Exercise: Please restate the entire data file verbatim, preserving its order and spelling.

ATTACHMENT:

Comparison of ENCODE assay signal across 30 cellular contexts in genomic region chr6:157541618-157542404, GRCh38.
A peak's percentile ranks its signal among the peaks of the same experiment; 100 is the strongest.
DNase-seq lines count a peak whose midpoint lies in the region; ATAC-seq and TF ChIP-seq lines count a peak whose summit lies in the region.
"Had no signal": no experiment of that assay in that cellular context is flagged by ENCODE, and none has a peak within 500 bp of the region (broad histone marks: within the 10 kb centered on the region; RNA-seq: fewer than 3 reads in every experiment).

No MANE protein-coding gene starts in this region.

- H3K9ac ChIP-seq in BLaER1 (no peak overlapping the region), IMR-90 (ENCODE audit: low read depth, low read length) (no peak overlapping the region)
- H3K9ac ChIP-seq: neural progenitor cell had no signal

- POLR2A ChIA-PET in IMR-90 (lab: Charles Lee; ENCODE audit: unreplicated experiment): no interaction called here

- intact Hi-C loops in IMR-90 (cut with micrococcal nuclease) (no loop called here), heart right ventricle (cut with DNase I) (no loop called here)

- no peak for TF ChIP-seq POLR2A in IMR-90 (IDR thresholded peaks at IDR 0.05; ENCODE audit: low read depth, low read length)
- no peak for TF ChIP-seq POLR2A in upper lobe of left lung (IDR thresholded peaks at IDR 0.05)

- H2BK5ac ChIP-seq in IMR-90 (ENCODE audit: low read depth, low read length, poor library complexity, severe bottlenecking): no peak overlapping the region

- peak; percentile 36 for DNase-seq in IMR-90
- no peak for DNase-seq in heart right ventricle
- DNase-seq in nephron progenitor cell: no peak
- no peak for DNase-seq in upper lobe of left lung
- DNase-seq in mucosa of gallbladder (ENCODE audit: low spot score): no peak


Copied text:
Comparison of ENCODE assay signal across 30 cellular contexts in genomic region chr6:157541618-157542404, GRCh38.
A peak's percentile ranks its signal among the peaks of the same experiment; 100 is the strongest.
DNase-seq lines count a peak whose midpoint lies in the region; ATAC-seq and TF ChIP-seq lines count a peak whose summit lies in the region.
"Had no signal": no experiment of that assay in that cellular context is flagged by ENCODE, and none has a peak within 500 bp of the region (broad histone marks: within the 10 kb centered on the region; RNA-seq: fewer than 3 reads in every experiment).

No MANE protein-coding gene starts in this region.

- H3K9ac ChIP-seq in BLaER1 (no peak overlapping the region), IMR-90 (ENCODE audit: low read depth, low read length) (no peak overlapping the region)
- H3K9ac ChIP-seq: neural progenitor cell had no signal

- POLR2A ChIA-PET in IMR-90 (lab: Charles Lee; ENCODE audit: unreplicated experiment): no interaction called here

- intact Hi-C loops in IMR-90 (cut with micrococcal nuclease) (no loop called here), heart right ventricle (cut with DNase I) (no loop called here)

- no peak for TF ChIP-seq POLR2A in IMR-90 (IDR thresholded peaks at IDR 0.05; ENCODE audit: low read depth, low read length)
- no peak for TF ChIP-seq POLR2A in upper lobe of left lung (IDR thresholded peaks at IDR 0.05)

- H2BK5ac ChIP-seq in IMR-90 (ENCODE audit: low read depth, low read length, poor library complexity, severe bottlenecking): no peak overlapping the region

- peak; percentile 36 for DNase-seq in IMR-90
- no peak for DNase-seq in heart right ventricle
- DNase-seq in nephron progenitor cell: no peak
- no peak for DNase-seq in upper lobe of left lung
- DNase-seq in mucosa of gallbladder (ENCODE audit: low spot score): no peak